The Irish Constitution was heavily influenced by the Catholic Church. There are Articles in the Irish Constitution that favour religion and protect the interests of religious institutions.
There are Constitutional reasons why governments should not fund religious institutions to deliver public services. Publicly funded hospitals that are religious can deliver healthcare according to their own ethos.
For example publicly funded Catholic hospitals can refuse contraception, in vitro fertilisation and abortion. Funding such hospitals means that these services cannot be accessed and people would need to access such services elsewhere.
The state is not obliged to fund religious healthcare institutions, but has chosen to do so. Here are the Articles in the Constitution that put restraints on the State if it makes that choice.
The State acknowledges that the homage of public worship is due to Almighty God. It shall hold His Name in reverence, and shall respect and honour religion.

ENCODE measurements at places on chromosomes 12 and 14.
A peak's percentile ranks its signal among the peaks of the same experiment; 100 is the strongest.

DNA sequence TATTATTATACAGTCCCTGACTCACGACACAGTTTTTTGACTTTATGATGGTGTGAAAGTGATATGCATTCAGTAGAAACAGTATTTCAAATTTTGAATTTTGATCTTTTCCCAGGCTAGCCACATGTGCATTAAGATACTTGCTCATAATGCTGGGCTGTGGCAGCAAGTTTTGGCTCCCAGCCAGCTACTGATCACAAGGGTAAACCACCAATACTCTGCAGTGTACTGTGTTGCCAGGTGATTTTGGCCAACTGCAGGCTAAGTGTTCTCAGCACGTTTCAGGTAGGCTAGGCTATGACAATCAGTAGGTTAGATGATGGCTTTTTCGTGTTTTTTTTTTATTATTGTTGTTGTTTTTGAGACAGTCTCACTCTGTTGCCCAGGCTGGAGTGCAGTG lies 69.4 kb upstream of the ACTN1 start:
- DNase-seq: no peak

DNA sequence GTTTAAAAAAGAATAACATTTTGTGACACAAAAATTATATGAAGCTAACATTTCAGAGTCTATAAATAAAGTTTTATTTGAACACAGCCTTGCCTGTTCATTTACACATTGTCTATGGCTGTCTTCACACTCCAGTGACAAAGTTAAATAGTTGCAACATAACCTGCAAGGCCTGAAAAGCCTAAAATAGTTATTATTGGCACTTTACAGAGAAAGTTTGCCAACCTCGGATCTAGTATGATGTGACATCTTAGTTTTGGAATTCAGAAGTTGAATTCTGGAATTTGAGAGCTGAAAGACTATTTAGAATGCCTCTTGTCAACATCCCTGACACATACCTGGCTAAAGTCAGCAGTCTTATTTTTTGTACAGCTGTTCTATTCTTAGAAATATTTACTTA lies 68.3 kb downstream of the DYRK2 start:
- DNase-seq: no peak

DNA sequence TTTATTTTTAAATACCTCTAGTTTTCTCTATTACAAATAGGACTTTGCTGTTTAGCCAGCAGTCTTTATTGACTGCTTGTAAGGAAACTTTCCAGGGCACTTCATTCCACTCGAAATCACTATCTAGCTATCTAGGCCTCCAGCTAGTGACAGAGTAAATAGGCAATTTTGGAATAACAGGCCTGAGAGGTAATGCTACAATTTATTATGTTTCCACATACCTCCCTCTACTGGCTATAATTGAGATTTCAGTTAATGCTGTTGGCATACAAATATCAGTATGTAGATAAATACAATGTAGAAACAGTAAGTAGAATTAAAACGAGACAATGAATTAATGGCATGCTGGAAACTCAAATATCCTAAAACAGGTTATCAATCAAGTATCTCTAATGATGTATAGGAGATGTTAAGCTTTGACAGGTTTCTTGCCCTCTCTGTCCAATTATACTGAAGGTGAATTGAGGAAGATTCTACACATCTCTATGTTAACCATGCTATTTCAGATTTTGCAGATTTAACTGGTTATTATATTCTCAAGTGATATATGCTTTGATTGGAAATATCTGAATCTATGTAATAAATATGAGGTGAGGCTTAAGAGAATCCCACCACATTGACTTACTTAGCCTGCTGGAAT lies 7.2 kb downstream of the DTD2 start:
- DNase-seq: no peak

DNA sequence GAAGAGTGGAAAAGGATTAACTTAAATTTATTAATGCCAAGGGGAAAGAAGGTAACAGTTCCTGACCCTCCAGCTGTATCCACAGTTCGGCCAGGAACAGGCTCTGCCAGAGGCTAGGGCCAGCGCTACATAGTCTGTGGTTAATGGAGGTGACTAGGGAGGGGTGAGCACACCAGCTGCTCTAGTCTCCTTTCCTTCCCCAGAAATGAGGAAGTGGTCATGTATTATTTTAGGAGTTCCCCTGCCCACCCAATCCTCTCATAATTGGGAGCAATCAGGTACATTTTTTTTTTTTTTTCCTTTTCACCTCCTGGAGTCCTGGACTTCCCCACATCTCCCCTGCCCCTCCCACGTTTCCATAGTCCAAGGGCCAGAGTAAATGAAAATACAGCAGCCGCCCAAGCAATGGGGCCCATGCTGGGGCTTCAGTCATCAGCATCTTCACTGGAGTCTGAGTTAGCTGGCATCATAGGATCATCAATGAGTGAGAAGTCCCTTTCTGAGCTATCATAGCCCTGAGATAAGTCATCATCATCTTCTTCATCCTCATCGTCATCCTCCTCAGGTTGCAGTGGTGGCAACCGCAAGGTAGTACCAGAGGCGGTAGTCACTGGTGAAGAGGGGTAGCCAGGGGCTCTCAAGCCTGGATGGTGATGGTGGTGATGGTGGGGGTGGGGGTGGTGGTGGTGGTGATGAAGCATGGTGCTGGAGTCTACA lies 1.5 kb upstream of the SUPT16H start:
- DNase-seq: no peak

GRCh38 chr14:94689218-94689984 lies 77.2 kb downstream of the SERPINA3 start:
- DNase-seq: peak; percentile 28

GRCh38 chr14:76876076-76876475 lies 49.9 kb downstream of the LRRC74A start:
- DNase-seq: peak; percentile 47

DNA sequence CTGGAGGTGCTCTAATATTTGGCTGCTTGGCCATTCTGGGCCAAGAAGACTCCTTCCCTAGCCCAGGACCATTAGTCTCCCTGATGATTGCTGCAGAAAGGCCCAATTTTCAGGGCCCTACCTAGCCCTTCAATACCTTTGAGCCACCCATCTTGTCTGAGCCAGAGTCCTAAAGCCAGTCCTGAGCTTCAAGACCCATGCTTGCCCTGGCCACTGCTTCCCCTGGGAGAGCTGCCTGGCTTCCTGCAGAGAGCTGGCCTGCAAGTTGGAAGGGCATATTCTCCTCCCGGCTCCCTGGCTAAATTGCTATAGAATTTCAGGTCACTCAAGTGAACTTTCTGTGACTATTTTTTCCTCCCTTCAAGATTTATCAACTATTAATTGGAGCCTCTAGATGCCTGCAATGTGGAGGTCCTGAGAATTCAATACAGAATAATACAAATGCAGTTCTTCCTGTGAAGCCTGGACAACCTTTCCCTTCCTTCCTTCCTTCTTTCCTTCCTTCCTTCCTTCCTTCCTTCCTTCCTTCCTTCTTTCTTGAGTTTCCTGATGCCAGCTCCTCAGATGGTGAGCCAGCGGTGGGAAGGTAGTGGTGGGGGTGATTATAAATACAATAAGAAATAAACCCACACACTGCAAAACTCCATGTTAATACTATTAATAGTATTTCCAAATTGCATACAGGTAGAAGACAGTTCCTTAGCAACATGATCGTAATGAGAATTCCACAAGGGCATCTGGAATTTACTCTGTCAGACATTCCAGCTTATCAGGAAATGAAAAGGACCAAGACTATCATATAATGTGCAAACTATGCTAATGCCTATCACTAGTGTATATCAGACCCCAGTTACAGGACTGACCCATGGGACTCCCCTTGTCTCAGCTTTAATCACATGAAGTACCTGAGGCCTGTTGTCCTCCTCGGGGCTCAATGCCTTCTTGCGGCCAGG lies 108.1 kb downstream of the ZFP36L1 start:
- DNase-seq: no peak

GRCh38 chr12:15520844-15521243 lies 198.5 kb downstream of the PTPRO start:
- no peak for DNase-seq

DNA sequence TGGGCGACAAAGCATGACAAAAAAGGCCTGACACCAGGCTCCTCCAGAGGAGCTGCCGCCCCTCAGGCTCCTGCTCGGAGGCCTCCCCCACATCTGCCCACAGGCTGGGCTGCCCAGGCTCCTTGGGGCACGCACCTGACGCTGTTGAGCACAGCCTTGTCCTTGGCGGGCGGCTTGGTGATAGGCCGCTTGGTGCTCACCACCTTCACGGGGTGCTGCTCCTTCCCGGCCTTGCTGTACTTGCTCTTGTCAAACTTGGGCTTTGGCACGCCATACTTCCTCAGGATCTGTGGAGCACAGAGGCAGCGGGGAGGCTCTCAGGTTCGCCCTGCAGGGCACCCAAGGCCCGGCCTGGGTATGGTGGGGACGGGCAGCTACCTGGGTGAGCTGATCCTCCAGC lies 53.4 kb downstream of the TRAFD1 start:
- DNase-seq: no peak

Every religious denomination shall have the right to manage its own affairs, own, acquire and administer property, movable and immovable, and maintain institutions for religious or charitable purposes.
The property of any religious denomination or any educational institution shall not be diverted save for necessary works of public utility and on payment of compensation.
WIth these Constitutional clauses in place, why would any government want to hand over our New Maternity Hospital to a private religious charity?
This Sunday is the Census. If you are not religious, please mark that you have no religion. Send a message to the state that we are not all Catholic, and that we want secular public services. Read online...
Know your rights
The Supreme Court said parental authority in relation to the religious & moral formation of their children is a foundational pillar of the constitution, it is a condition of state funding.
Despite this teachers are obliged to uphold the ethos of the patron not the rights of parents.